5 Steps to Improve Your Hiring Process (From the Top Interns of 2023)
In today’s job market, hiring qualified candidates for your internship program and entry level roles is extremely competitive. Many of the top early career candidates are selective about where they choose to apply and which offer they ultimately accept. Today’s top employers excel at building their employer brand to attract early career candidates and put a lot of energy into providing a positive candidate experience throughout their hiring process.
These observations led us to ask questions like: What do candidates value the most during their job search? What helps a company stand out? How do candidates like to engage with employers pre and post offer?
Kate Choudhury spoke with four of Wayup’s Top Interns of 2023, ranging from a high school senior to college upperclassmen: Will Welch, Damaryan Benton, Alyssa Vickers, and Julia Jaison to get their thoughts and opinions around the job searching process.
Each of these ambitious students have secured internships across separate industries with a different area of focus. Their firsthand experiences spotlight key areas where employers can fine-tune their recruitment and internship programs to better attract, support, and retain top prospects.
Here’s 5 key takeaways from the panel for recruiters looking to improve their early career hiring experience:
#1 – Don’t underestimate the value of transparency
Transparency throughout the recruitment and onboarding process helps candidates feel respected and sets proper expectations. Clearly outlining details like program duration, learning objectives, and project specifics upfront is key to establishing trust and helping the candidates feel comfortable.
Being proactive about communicating any hiring delays, as well as providing interview prep guides and tips, helps candidates know exactly what to expect throughout the application and interview process. As Damaryan shared, this level of understanding signals an investment in getting to know talent as people first, not just roles to fill, which resonates deeply.
#2 – Give candidates an authentic look at your company culture
While polished company websites and standalone marketing materials have their place, they rarely convey the day-to-day reality of what it’s like to work at an organization. Encouraging current employees to create and share relatable, behind-the-scenes content offers genuine glimpses into culture that makes candidates feel like they could belong there. As Will emphasized from his experience, these inside looks go a long way in humanizing an employer brand.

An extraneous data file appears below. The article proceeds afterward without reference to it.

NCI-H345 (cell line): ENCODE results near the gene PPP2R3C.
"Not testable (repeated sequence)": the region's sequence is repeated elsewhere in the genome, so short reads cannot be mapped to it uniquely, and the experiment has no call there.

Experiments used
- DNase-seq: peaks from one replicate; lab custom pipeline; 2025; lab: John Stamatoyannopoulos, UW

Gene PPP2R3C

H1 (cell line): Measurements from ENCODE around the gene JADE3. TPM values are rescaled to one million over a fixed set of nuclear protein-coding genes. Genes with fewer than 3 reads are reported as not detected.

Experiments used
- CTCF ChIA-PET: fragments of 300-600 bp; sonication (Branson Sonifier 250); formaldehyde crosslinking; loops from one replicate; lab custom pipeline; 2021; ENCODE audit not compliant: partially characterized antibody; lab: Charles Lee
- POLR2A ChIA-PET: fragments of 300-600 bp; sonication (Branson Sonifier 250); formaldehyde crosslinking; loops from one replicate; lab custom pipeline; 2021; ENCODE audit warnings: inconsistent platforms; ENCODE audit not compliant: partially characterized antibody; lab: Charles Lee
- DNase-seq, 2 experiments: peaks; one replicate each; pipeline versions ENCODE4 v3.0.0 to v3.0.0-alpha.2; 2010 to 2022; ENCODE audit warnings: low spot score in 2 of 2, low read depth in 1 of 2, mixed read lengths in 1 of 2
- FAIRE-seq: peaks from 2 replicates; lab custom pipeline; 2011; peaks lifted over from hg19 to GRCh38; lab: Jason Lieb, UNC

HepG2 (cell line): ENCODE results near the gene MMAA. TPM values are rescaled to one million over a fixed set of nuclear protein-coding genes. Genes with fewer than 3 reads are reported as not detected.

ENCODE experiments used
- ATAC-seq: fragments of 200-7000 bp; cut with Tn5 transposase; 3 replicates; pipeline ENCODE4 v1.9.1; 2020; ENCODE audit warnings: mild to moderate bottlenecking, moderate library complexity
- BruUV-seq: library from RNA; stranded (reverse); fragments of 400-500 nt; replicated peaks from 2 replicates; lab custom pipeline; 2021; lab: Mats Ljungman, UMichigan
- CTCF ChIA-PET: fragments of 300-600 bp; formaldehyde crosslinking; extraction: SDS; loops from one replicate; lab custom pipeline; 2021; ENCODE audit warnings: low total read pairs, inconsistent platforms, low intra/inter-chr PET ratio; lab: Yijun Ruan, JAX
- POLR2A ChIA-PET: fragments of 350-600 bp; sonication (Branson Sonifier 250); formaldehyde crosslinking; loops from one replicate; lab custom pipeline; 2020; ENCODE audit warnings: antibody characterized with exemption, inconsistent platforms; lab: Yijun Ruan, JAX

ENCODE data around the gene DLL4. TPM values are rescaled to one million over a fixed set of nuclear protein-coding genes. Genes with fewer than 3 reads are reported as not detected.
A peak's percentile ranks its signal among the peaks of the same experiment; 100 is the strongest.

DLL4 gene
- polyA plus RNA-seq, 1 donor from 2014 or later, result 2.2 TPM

This also means humanizing the hiring process. Will further emphasized how “it’s great to be able to actually have a talk with people rather than just texting with people.” This shows the importance of building a genuine human connection with each candidate and the value of personal conversations to foster deeper relationships.
Julia also mentioned how it is important to have a direct line of communication throughout the hiring process. Having someone candidates can text directly during the hiring process is a preferred and effective way to keep early talent candidates engaged.
#3 – Offer a flexible work environment
Offering remote and hybrid opportunities has become table stakes for attracting Gen Z talent, with even more candidates expecting this as the norm. However, unclear structure around expectations for things like schedules, resources, and community engagement risks deterring interested candidates.
Being transparent by thoroughly outlining what typical availability requirements look like for on-site roles vs remote roles, detailing standard equipment and stipends provided to virtual interns, and explaining collaborative digital initiatives or study hall-type spaces for engagement makes assessing culture fit tangible. While individual preferences vary, arming prospects with detailed support offerings rather than vague hybrid/remote promises helps them determine if the opportunity aligns with their needs.
#4 – Refrain from lengthy assessments, at least early in the process
Lengthy pre-hire tests can overwhelm and derail passionate candidates. As Alyssa shared, video prompts where you “sit there and answer a question that pops up on the screen” don’t always allow candidates to convey their capabilities effectively. While beneficial for resume screening, leading with extensive projects without context risks frustrating qualified applicants.
Where possible, focus first round interviews more on competencies, strengths, and culture fit before introducing additional assessments. When an assessment is required, set proper expectations ahead of time to avoid surprising the candidate.
#5 – Work with career centers
From resume workshops to employer networking events, university career centers provide students an opportunity for invaluable professional growth guidance. Resume review sessions prepare students to confidently engage company representatives who visit campus, while career fairs allow face-time with relevant organizations in an efficient way. Employers able to showcase alumni who now work in full-time roles within their organization also helps juniors and seniors imagine their career trajectories post-graduation.
Today’s early career candidates have high expectations and value employers who offer a modern and personal recruitment process. The actionable insights shared above on transparent communication, authentic branding, flexible policy clarity, streamlined hiring, and career development support spotlight areas of opportunity for employers. Employers responsive to the calls for improvement from this entrepreneurial generation will lead the future of talent attraction.